Nothing new to report at the top of the single chart this week. Madonna and Justin Timberlake go physical with 4 Minutes and so remain locked at Number One for a second week. Two weeks at the top is something of a new experience for pubehead whose previous chart-topping singles SexyBack and Give It To Me could only manage a solitary seven days at the summit. Madonna will I'm sure have half an eye on the trend this year for long-running Number One hits. In her long career her biggest run to date has been four weeks, a total achieved by Into The Groove in 1985 and Vogue in 1990. Activities below, however, suggest she may have something of a fight on her hands to get beyond three this time around.
The highest new entry on the singles chart this week is a track that will raise more than its fair share of eyebrows. Storming to Number 4 on the strength of its download sales alone is the charming grime ditty Wearing My Rolex as performed by Wiley. The 29-year-old Londoner may not be a familiar name to most, but he is far from a stranger to the charts. Under his own name he had a brace of hits in 2004, hitting Number 31 in April that year with Wot Do U Call It? but his greatest successes came as a member of the Roll Deep crew who had two hits the following year - Avenue and Shake A Leg which made Number 11 and 24 respectively.
His chart comeback marks the end of a period of self-imposed retirement, one which looks to have recharged his batteries sufficiently to land himself the biggest ever grimecore hit the singles chart has ever seen. Better yet, Wearing My Rolex has another story behind it as the backing track is quite famous in its own way as well. The music he is rapping to is, in fact, a 17-year-old club track called What Would We Do. It has long been regarded as one of the great lost dance records, having caused a sensation when it first emerged into clubland in the summer of 1991 but which has until now never been a hit single. Its first commercial release came in August of that same year when it could only stagger to Number 46. The track re-emerged six years later and looked set to finally become a hit only for the Industry Standard remix to stall at Number 55 just before Christmas 1997. Wiley's single uses the beats of the original more or less untouched and over the top spells out a tale of the all too possessive girlfriend who he finds to his dismay is borrowing his bling barely days into the relationship. It is a scenario we can all relate to I'm sure.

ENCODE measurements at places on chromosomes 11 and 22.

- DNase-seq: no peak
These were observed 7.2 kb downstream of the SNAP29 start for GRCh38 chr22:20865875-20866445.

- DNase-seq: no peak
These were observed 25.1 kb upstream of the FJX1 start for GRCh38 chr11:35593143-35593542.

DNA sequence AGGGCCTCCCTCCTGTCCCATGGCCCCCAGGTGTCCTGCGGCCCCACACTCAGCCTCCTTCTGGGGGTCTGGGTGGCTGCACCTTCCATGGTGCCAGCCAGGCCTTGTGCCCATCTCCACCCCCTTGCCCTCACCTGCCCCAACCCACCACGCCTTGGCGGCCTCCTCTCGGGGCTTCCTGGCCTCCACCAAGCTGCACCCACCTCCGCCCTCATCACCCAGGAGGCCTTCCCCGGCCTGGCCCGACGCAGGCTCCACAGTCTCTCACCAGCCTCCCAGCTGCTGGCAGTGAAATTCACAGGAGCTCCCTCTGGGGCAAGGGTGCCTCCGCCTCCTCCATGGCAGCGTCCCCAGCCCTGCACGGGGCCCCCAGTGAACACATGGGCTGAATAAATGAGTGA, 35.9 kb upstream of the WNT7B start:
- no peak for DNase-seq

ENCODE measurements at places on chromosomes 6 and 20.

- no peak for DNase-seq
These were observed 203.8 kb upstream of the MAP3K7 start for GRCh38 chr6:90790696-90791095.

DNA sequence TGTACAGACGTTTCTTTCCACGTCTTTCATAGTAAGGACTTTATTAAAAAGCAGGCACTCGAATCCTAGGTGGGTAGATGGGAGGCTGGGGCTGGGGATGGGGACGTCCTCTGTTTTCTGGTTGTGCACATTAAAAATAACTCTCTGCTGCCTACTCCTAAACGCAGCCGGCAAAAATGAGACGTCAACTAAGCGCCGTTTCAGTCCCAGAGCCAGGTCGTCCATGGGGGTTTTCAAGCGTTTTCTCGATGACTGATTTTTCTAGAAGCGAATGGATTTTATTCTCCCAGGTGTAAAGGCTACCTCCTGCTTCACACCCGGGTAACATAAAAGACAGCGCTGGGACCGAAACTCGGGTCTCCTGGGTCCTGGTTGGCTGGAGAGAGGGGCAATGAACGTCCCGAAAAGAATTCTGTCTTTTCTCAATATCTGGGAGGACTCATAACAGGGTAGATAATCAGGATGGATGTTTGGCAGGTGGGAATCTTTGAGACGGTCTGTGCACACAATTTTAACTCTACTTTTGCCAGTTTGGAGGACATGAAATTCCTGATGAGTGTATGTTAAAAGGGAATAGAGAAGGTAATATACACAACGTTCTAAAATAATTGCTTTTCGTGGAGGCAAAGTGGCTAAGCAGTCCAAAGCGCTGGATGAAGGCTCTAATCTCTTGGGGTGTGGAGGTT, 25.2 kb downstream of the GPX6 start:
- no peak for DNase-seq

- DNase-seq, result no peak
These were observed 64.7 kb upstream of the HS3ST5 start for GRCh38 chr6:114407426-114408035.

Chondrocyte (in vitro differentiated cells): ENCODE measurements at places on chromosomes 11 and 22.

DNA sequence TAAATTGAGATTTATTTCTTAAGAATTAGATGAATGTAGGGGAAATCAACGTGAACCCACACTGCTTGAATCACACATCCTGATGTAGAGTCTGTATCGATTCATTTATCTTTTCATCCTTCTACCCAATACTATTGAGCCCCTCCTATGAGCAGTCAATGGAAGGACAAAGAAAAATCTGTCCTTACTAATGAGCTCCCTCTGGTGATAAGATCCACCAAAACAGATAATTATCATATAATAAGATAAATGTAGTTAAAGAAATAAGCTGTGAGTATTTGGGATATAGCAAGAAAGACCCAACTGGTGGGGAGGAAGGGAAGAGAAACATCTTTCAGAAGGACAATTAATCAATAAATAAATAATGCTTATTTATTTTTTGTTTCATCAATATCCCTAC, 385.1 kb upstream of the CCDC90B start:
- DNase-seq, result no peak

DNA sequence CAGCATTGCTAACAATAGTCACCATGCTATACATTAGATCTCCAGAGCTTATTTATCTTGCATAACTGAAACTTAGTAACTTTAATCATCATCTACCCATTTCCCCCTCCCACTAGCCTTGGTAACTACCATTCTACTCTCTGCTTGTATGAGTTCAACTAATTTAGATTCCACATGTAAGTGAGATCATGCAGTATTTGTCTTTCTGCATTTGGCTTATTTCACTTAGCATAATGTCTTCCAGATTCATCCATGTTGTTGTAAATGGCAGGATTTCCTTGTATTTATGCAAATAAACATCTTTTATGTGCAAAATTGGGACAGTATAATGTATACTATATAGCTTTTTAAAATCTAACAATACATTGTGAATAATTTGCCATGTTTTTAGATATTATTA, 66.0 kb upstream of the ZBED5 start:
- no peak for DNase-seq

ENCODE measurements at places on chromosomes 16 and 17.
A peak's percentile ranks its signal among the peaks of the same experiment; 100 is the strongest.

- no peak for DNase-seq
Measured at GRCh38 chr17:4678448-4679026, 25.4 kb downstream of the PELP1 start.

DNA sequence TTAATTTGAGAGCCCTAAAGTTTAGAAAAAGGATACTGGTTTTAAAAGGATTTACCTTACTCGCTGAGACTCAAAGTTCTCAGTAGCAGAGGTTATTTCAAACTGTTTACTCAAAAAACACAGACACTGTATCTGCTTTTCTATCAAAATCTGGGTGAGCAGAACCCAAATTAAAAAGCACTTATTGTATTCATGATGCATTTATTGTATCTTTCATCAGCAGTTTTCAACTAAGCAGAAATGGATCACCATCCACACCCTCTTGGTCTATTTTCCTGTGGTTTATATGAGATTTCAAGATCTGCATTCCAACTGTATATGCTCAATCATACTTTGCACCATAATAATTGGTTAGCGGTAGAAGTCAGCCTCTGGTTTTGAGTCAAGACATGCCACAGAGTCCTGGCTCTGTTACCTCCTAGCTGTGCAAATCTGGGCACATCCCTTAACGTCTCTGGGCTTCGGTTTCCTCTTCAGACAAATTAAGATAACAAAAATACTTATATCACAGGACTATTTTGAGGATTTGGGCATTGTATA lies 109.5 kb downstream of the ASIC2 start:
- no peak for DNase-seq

Wiley's single hits the stores for real on May 5 and as long as this rather spectacular first-week performance doesn't turn out to be a flash in the pan, it raises the spectacle of the British MC being the strongest challenger to Madonna's Number One crown.
Two more hits invade the Top 10 this week, the first of these being will.i.am's Heartbreaker which smoothly moves 18-8. As we discussed last week, the song is rather bizarrely becoming a hit in its album version rather than the newly mixed single version that features Cheryl Cole and which is the one being played on TV and radio in heavy rotation as we speak. The possibility has to be considered that the song is just so strong (and Cole's contribution so minor) that people simply aren't bothered by minor issues of single v album version and are snapping it up regardless. It does, of course, raise the spectacle that there are plenty of people willing to buy it all over again when the "proper" mix finally hits the stores a week on Monday.
Also entering the Top 10 are Scouting For Girls who have made a pleasingly old school trip up the charts with Heartbeat, the single having been available physically since the start of April. It arrives in the Top 10 in its sixth week on the chart, moving 64-40-27-19-14-10 in the process. The breezy track thus becomes their third straight Top 10 single, hard on the heels of She's So Lovely and Elvis Ain't Dead both of which remain consistent sellers and have a Top 75 birth of their own still. Their self-titled debut album is also reaping the benefits, solidly resident well inside the Top 10 of the OCCs albums chart.